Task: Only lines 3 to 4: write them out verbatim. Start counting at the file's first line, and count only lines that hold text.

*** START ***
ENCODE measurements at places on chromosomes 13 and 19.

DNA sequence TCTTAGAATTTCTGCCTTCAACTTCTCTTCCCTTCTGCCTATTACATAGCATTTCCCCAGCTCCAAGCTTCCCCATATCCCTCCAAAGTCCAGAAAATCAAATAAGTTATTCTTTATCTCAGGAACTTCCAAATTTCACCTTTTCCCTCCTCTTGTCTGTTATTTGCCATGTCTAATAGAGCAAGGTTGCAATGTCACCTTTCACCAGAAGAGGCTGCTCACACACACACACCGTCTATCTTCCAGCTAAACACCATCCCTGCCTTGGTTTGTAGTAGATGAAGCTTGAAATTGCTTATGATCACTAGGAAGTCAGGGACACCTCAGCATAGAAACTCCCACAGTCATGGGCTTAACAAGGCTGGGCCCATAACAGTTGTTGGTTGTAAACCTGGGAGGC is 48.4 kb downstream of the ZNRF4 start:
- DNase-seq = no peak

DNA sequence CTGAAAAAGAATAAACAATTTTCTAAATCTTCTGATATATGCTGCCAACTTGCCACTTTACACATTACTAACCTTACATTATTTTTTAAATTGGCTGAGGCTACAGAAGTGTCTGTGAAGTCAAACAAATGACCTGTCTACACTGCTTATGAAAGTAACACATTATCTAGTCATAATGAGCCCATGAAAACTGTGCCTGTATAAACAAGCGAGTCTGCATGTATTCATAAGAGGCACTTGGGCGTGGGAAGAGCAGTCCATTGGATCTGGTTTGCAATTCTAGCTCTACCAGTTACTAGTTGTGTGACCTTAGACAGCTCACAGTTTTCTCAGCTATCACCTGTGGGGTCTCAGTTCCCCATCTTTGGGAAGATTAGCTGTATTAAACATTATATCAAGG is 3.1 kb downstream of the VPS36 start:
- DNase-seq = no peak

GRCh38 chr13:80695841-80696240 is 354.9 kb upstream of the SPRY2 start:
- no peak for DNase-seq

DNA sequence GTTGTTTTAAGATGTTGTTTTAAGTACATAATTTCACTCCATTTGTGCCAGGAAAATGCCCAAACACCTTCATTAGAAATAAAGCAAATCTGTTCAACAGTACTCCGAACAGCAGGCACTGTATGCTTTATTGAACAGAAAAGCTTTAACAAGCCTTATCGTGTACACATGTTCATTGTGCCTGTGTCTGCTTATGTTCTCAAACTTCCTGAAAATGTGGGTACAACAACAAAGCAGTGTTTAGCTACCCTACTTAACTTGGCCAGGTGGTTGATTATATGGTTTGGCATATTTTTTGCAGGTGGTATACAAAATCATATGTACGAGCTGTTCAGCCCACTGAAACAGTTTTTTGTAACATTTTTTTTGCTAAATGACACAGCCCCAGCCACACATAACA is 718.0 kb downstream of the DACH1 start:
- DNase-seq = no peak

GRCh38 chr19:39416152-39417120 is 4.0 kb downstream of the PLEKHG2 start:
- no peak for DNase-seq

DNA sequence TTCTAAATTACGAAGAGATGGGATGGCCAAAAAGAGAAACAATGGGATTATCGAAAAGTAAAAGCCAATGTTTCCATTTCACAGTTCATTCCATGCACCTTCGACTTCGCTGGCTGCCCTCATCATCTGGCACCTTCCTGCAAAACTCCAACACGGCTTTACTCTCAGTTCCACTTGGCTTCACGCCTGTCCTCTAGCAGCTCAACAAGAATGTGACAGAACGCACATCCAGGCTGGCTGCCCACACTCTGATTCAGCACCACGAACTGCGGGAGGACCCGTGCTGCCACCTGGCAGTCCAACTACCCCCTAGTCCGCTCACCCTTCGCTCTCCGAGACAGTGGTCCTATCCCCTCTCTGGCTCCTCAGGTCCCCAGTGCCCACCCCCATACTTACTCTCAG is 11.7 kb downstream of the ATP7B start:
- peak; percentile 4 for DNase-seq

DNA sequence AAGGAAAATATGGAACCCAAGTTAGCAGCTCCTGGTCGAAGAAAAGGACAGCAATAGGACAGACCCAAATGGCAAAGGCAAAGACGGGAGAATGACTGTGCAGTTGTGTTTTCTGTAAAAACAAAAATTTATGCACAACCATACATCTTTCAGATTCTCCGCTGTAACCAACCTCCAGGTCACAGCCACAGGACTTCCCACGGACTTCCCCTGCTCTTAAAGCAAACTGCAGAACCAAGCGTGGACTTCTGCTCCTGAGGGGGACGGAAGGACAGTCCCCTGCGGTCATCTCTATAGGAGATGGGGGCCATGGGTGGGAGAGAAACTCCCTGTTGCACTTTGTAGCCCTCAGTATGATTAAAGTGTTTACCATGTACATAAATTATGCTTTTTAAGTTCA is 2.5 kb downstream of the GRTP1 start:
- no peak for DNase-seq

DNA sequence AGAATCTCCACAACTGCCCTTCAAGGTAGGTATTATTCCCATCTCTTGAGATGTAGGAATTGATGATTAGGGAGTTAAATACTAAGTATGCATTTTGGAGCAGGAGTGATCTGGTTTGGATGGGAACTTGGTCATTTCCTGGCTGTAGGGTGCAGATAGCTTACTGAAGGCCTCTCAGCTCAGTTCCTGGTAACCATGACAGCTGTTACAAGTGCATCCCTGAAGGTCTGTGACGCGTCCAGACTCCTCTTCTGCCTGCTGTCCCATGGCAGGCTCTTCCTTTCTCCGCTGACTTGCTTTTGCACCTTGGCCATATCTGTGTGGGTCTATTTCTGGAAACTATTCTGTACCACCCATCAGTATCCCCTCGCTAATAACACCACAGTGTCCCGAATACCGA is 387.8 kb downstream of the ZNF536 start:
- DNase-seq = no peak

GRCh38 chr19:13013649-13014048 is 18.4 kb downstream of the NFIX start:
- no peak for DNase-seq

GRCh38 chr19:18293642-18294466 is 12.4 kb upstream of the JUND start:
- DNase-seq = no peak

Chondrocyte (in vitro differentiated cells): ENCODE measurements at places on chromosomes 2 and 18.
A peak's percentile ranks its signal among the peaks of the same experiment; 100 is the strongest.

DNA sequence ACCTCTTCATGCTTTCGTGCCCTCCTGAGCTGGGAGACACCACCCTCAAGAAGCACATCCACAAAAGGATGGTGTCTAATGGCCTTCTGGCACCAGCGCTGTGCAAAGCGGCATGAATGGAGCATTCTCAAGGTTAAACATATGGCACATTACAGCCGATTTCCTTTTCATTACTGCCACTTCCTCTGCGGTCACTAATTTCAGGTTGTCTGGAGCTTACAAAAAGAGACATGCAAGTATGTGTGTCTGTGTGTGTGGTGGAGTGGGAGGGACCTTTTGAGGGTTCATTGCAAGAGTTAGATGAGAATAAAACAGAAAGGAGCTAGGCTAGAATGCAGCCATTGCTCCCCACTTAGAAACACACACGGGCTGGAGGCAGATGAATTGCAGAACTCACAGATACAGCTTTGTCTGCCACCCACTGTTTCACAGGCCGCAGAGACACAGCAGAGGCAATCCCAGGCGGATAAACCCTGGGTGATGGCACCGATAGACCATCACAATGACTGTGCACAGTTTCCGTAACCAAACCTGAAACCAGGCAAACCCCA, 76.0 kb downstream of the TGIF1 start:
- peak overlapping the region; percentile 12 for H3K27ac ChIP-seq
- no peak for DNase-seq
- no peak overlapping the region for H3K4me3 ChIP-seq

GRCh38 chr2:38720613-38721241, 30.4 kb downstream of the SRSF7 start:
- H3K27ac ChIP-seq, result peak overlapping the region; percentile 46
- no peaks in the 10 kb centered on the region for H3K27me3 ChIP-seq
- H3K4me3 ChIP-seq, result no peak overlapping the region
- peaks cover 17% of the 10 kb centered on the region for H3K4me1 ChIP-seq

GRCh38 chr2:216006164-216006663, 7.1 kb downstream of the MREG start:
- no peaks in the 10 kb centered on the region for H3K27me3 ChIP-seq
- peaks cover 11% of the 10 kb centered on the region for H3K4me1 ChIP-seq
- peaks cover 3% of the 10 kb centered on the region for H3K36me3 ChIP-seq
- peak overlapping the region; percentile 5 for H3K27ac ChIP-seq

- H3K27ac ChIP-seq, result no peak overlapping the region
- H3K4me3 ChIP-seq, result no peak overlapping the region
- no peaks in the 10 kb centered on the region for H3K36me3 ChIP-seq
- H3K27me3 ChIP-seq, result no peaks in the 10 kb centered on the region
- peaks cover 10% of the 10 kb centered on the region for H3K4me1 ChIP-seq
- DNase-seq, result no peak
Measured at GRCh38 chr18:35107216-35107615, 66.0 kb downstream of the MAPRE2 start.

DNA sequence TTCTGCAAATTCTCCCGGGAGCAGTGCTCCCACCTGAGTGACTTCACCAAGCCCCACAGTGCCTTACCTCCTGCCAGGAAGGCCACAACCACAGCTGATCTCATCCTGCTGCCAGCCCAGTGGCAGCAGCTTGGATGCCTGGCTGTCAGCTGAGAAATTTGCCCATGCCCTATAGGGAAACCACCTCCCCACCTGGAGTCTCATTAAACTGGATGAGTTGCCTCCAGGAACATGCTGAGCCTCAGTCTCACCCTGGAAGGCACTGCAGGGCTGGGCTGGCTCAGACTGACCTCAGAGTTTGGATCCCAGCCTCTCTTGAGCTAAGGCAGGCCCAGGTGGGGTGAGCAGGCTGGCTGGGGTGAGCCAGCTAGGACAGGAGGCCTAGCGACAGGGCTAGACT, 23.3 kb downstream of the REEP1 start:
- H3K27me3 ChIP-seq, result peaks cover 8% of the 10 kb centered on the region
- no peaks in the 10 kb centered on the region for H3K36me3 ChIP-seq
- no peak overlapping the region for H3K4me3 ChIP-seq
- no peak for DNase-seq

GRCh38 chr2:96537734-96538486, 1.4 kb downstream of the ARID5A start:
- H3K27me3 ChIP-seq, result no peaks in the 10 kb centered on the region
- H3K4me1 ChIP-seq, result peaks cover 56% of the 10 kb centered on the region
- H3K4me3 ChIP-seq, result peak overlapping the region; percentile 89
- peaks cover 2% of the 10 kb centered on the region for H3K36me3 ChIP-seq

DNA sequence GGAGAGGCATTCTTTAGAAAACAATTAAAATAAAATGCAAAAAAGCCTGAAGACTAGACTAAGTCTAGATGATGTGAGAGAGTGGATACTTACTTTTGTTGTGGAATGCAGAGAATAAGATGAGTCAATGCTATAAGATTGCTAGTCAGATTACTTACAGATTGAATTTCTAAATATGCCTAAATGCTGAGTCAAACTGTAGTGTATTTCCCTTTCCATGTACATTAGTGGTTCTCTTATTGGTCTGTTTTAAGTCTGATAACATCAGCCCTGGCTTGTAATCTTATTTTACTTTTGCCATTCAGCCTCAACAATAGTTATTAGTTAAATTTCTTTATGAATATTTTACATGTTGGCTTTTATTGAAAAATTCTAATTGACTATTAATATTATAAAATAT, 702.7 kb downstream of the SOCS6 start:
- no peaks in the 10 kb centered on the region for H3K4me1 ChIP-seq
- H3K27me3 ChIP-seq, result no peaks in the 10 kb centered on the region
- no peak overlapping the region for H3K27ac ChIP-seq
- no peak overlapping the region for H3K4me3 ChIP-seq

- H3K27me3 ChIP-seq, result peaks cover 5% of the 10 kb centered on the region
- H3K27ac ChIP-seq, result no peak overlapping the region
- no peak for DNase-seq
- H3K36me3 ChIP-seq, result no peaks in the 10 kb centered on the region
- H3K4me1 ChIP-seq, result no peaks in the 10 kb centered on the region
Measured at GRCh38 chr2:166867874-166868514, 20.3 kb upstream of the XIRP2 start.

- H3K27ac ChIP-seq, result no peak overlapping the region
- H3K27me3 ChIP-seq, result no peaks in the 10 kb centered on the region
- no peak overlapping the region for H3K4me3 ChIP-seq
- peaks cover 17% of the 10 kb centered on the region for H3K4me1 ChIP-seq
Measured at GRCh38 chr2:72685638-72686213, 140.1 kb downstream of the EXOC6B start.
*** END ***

- DNase-seq = no peak

DNA sequence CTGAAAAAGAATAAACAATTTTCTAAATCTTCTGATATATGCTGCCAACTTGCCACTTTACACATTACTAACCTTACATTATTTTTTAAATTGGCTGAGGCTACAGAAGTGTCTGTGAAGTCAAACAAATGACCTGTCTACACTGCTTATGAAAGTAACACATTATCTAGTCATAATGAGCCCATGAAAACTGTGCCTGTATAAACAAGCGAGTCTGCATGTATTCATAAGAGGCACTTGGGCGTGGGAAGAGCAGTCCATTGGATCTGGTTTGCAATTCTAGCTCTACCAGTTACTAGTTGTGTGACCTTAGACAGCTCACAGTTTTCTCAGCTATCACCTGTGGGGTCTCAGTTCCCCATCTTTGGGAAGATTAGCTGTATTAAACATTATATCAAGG is 3.1 kb downstream of the VPS36 start: